When we are born we are given a name, and most of us can easily live with the one our parents chose for us. Only occasionally do we come across an unfortunate soul, obviously named in a rush of exuberance, who must have a challenge for life—the ‘boy named Sue’ syndrome. Then there are those names that are fashionable, and we all know examples that move down the charts with time, showing that the individual was born in a certain era—the ‘Elvis’ syndrome.
The world of science is not very different. Once in a while, our research is renamed in order to reflect new fashions, or if some biologists feel that their work deserves a better or more catchier name. And this is not unique to our times. Nearly 40 years ago, the founders of what became known as the European Molecular Biology Organization had similar discussions when they faced the problem of finding a name that reflected the organisation's scope and mission. Younger readers are probably not aware of the debates that revolved around the name ‘molecular biology’ at that time. Nowadays, we are also witnessing a surge of trendy names, such as functional genomics, proteomics—indeed, the whole ‘omics’ family is perhaps only a fashion and, 10 years from now, will be a reminder of the current flurry of redefining or renaming biological research activities. It seems there are new skirmishes afoot, and ‘molecular biology’ is being redefined again.
But, despite all the descriptive or catchy names, we should not forget that a constant aspect of our work is the fact that we study biology, living matter as opposed to astronomy where, excuse my prejudice, I do not expect us to run into life. If we look back in time, we find that the original biologists were purely descriptive scientists. Animals and plants were picked up, examined, drawn and classified to impose order on the living world. What these species did and how they did it was described, as were their innards and their general physiology. Later, professors of anatomy, physiology and related specialities joined their colleagues from botany and zoology around the faculty table to discuss the relationships between these organisms and their evolution.
These groups were joined by scientists who showed less respect for the organism and wanted to understand life by breaking it apart into smaller and more manageable units. The biochemists added the ambiguous aspect of chemistry to the description of life. They were fundamentally reductionistic, believing that one could understand the Ferrari of life by examining each screw, piston and cylinder in isolation. They—and I should include myself in this category as I was trained as a biochemist—were aware that they studied life with a precision that earlier biologists were not able to achieve. And they had an influence on the more traditional departments, such as botany that mutated, in name at least, to plant science.
In the 1950s, a new sect of biologists entered the laboratories. In an exaggerated form they worked with the molecules of life, but aimed to integrate them into the biology from whence they came. If the biochemists stressed the inanimate chemistry in the molecules they obtained from living sources, the molecular biologists tried to put the puzzle back together by demonstrating their consequences for life. They saw the need to work across the traditional boundaries in order to obtain a better understanding of living matter. Nonetheless, the founders of the molecular biology movement originated from the departments of biochemistry, microbiology, virology, botany, etc. The overlap with the biochemists is obvious and to some the difference is not worth a new name.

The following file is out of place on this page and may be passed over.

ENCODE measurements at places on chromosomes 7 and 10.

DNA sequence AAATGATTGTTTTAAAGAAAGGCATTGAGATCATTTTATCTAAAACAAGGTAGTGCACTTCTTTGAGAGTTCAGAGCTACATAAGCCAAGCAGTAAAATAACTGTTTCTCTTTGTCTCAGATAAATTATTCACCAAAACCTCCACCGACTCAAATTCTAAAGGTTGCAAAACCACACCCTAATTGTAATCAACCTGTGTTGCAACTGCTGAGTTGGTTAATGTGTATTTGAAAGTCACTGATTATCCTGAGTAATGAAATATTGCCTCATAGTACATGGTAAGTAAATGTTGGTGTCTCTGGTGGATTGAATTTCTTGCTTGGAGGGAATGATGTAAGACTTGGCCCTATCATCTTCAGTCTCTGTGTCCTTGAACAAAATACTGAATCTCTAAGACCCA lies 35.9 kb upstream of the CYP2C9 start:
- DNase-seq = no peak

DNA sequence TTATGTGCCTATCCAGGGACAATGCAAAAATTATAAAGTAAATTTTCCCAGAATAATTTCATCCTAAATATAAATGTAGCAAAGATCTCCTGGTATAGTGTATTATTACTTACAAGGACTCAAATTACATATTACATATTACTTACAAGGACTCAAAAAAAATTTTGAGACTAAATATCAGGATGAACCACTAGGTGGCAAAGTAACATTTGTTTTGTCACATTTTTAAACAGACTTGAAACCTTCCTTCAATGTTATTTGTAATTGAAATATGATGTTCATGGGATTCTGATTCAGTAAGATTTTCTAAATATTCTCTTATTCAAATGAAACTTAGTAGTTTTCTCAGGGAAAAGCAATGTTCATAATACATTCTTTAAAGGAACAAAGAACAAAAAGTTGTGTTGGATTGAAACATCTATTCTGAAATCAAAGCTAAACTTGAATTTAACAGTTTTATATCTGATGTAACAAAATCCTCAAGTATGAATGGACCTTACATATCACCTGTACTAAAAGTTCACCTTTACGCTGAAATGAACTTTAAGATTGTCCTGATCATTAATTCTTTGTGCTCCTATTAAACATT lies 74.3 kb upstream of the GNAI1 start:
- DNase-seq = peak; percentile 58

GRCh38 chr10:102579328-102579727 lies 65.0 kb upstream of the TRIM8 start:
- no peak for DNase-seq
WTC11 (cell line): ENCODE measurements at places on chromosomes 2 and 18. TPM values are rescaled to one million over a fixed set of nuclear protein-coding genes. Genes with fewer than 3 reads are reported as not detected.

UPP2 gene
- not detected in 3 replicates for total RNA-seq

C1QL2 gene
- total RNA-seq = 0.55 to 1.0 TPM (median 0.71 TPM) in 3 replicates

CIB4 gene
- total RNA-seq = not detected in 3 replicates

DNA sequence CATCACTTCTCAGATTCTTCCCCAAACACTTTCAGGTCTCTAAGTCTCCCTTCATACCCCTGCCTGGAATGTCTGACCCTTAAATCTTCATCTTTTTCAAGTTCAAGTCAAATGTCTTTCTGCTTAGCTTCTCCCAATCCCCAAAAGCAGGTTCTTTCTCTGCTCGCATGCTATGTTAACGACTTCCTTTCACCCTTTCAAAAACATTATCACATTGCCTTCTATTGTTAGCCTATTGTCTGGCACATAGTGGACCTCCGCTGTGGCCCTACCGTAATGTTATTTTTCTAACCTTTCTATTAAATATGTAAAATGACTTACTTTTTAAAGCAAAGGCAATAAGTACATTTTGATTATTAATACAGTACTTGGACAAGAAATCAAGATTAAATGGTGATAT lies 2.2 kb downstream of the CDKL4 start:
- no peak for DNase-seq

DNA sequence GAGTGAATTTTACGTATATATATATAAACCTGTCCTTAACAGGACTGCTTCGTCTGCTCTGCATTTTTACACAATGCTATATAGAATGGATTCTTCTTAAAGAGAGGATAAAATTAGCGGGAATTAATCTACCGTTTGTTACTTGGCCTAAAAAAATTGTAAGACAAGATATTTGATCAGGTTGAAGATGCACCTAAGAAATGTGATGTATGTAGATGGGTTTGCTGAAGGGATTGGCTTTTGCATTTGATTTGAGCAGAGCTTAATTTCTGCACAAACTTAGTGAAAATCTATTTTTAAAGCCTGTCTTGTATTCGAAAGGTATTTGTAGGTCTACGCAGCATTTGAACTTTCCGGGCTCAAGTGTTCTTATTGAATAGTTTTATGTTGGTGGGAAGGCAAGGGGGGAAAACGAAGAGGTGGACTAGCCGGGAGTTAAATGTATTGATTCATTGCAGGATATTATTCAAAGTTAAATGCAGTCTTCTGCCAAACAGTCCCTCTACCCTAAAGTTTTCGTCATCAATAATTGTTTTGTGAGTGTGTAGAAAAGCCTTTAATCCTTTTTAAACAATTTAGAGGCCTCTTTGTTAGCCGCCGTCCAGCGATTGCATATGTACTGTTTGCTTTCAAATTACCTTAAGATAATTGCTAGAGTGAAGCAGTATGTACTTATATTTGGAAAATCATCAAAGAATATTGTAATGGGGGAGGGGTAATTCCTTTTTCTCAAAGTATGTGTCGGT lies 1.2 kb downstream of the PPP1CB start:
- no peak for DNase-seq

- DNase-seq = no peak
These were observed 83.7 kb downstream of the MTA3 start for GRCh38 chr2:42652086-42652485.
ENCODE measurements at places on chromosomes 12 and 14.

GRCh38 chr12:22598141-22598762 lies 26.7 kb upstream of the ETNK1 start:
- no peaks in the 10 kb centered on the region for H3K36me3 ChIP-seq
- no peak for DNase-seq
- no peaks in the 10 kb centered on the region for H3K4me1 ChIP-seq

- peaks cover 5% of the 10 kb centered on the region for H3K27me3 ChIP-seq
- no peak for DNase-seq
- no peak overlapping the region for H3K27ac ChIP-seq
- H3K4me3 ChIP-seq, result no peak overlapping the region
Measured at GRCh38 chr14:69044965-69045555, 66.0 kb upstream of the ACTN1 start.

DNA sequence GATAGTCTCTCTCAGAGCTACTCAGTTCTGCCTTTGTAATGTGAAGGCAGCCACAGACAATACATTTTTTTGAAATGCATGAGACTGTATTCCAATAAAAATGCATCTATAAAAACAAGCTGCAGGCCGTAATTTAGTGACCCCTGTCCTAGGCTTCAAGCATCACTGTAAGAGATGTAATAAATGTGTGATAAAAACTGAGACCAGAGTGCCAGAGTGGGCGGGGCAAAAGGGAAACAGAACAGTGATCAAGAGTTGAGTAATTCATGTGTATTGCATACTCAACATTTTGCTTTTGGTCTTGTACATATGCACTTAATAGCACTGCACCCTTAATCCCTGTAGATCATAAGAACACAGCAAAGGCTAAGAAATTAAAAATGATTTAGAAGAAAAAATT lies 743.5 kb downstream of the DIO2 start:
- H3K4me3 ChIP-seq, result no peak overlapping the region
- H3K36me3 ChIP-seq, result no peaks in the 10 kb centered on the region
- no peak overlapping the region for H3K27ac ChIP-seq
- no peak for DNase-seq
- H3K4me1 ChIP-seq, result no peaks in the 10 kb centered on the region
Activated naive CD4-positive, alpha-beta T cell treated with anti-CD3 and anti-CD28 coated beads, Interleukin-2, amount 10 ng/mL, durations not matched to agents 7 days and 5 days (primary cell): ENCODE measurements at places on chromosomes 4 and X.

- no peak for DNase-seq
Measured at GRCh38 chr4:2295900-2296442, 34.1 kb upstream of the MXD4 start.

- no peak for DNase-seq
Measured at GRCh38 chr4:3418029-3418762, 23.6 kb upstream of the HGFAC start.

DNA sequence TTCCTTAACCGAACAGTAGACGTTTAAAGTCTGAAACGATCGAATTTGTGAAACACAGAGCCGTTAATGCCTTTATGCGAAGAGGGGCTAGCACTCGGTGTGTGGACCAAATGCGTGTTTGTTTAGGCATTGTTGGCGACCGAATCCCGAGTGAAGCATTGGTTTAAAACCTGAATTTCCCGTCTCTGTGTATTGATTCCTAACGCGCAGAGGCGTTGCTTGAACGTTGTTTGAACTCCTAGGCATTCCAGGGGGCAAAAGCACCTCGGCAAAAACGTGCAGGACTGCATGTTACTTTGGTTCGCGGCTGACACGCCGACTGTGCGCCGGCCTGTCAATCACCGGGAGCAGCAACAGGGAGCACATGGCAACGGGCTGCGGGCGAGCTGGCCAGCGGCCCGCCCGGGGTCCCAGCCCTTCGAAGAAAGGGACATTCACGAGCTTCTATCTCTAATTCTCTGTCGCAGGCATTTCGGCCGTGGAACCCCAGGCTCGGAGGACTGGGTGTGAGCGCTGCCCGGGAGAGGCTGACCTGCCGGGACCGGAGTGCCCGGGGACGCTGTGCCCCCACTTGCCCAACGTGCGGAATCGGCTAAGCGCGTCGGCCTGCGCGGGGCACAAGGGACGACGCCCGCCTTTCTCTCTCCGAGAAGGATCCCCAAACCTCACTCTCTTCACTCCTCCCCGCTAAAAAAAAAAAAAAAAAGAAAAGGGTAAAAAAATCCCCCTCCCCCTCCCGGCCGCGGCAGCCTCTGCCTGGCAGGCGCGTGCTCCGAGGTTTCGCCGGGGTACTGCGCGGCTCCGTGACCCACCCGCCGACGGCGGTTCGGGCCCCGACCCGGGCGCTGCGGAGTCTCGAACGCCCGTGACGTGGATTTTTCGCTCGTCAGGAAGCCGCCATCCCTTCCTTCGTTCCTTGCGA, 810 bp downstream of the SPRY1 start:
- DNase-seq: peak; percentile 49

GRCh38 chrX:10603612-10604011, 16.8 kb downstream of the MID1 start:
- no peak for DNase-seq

The term molecular biology went through a transition when, in the 1970s, recombinant DNA technologies found their way into the laboratory. Strangely, many people today equate molecular biology with cloning and related procedures. Historically this makes no sense, and it has a strangling limitation. Molecular remains an adjective defining the scale at which biologists study their objects, and it is not a pseudonym for a collection of related techniques.
Now, just as peoples' names can date, we are running into a situation where ‘our’ name is less likely to be used for a new department in a new institute. We are also seeing the consequences of growth, which inevitably leads to subdivisions. Today colleagues define themselves as cell biologists, immunologists, neurobiologists, developmental biologists, cellular microbiologists, etc. But they all look at life at the same level and they all use common research tools. So the challenge is to find a name that represents the unifying features behind all this diversity. One wit suggested that EMBO should change its name to the European Modern Biology Organization, and while this is a rather flippant contribution to the debate, such a move might avoid a problem that we may have to face in the future. We are currently engaged in establishing a European Research Council in the area of biology. But whether it should be called the European Life Sciences or the European Biosciences or the European Molecular Biology Research Council remains a trickier question than anticipated. What is ‘molecular biology’ today, and is it a term that should be tagged on to a new entity born at the start of this new century? Ultimately, as for an individual, the name should not be the basis for any a priori judgement. Rather we should judge the aims and aspirations of the enterprise, its track record and then decide if it would be a beneficial addition to the crèche of the life sciences/biosciences/biotechnology/biology community?
- Copyright © 2002 European Molecular Biology Organization